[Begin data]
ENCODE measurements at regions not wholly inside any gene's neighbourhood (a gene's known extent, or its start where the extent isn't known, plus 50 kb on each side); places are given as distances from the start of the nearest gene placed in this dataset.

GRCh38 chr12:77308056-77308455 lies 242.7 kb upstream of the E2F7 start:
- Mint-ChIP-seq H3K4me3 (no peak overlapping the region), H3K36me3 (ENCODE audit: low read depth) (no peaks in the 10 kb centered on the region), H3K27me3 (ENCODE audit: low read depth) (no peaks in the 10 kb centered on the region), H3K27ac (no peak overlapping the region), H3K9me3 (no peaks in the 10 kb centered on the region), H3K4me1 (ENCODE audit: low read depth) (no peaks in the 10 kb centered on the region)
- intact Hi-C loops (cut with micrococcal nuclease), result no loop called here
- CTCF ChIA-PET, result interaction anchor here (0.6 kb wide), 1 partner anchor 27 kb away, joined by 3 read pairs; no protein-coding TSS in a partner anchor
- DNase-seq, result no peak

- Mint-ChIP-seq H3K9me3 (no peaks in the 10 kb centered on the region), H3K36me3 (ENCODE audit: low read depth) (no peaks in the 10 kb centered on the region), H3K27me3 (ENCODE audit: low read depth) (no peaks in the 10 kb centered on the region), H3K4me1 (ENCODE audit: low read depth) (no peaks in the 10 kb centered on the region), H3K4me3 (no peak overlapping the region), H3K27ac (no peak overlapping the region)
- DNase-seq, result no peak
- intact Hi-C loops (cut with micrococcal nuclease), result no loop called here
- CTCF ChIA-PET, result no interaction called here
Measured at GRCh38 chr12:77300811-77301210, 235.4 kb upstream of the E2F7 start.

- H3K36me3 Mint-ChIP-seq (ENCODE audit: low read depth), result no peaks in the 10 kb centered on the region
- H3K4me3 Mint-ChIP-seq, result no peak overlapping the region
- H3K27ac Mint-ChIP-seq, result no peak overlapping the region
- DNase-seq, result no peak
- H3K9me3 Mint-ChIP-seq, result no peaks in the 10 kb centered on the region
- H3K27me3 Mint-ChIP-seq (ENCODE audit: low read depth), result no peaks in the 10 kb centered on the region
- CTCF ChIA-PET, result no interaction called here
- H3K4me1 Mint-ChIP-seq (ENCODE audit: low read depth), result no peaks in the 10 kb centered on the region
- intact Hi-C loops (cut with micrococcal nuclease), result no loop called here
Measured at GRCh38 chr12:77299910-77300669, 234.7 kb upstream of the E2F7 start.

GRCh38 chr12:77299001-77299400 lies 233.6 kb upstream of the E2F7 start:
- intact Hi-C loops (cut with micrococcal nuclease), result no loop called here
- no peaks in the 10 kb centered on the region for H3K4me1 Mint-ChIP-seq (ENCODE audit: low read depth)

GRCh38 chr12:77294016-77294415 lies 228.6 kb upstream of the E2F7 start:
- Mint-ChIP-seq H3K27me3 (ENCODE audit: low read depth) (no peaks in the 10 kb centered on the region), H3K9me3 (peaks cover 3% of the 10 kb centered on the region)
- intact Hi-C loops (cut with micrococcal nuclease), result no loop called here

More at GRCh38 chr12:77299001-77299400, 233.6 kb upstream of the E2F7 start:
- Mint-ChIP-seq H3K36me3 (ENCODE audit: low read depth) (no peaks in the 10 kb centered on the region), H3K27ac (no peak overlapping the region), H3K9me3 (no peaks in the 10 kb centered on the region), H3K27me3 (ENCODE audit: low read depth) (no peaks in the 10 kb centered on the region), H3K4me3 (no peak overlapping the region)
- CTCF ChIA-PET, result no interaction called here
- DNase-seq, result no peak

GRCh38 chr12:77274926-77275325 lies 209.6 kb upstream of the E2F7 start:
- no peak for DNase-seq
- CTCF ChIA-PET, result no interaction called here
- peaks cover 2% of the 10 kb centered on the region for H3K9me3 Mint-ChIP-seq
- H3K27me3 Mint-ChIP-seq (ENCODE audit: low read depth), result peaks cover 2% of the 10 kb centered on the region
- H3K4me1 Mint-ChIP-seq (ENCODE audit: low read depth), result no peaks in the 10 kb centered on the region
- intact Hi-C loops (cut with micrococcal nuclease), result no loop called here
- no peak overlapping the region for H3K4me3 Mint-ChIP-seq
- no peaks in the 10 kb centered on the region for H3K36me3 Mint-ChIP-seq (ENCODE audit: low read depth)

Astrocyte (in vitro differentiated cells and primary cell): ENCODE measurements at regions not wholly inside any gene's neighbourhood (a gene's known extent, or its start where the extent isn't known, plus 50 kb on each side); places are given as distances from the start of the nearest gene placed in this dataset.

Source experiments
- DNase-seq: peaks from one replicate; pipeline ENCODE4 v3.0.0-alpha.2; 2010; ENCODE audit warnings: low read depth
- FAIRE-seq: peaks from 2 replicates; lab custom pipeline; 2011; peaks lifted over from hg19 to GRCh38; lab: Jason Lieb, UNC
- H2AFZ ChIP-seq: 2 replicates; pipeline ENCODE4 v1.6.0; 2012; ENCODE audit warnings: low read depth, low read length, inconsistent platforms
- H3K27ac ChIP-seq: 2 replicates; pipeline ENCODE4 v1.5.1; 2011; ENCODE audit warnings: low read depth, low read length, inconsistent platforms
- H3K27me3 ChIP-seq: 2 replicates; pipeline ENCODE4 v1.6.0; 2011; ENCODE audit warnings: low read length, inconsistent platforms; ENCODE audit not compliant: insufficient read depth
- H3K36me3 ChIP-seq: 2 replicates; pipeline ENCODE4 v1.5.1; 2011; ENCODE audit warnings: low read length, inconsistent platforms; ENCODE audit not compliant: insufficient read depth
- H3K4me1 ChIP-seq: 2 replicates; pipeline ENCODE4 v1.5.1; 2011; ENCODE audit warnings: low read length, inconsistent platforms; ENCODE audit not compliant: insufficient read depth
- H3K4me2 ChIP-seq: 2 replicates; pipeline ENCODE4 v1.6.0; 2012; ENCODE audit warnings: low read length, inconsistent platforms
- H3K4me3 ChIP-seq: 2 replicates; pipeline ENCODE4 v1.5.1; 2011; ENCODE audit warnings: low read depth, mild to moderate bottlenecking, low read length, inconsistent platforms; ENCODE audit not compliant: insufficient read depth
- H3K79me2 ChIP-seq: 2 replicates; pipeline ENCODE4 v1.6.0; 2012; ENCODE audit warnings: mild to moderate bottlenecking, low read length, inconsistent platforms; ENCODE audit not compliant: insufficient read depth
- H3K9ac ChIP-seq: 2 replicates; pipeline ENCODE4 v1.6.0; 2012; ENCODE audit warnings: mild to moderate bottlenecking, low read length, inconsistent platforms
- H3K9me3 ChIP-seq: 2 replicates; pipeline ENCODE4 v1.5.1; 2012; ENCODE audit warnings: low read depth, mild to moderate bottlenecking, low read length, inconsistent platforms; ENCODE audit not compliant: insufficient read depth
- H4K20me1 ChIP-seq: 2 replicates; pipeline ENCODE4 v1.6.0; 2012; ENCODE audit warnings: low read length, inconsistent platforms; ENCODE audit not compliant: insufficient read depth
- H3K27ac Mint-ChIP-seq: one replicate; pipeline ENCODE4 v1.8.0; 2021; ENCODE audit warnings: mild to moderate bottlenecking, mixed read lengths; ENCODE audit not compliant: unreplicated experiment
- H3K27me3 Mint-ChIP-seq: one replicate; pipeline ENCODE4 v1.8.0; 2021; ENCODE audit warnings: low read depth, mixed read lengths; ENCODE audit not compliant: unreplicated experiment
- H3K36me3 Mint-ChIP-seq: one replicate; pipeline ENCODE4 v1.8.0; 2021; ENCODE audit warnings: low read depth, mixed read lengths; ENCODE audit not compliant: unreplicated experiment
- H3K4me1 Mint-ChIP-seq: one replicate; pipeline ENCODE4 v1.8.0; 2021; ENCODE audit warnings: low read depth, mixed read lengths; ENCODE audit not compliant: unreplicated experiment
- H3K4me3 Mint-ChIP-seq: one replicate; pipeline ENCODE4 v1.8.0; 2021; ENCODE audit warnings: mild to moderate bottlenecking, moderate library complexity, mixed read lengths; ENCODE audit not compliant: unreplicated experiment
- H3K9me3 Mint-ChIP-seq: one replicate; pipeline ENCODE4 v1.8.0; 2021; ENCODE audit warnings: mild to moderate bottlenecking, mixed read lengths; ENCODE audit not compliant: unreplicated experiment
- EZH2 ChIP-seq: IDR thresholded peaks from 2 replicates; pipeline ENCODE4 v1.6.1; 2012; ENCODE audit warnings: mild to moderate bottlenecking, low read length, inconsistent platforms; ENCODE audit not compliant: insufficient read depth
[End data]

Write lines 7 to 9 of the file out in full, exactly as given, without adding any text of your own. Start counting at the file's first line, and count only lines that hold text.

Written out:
- Mint-ChIP-seq H3K9me3 (no peaks in the 10 kb centered on the region), H3K36me3 (ENCODE audit: low read depth) (no peaks in the 10 kb centered on the region), H3K27me3 (ENCODE audit: low read depth) (no peaks in the 10 kb centered on the region), H3K4me1 (ENCODE audit: low read depth) (no peaks in the 10 kb centered on the region), H3K4me3 (no peak overlapping the region), H3K27ac (no peak overlapping the region)
- DNase-seq, result no peak
- intact Hi-C loops (cut with micrococcal nuclease), result no loop called here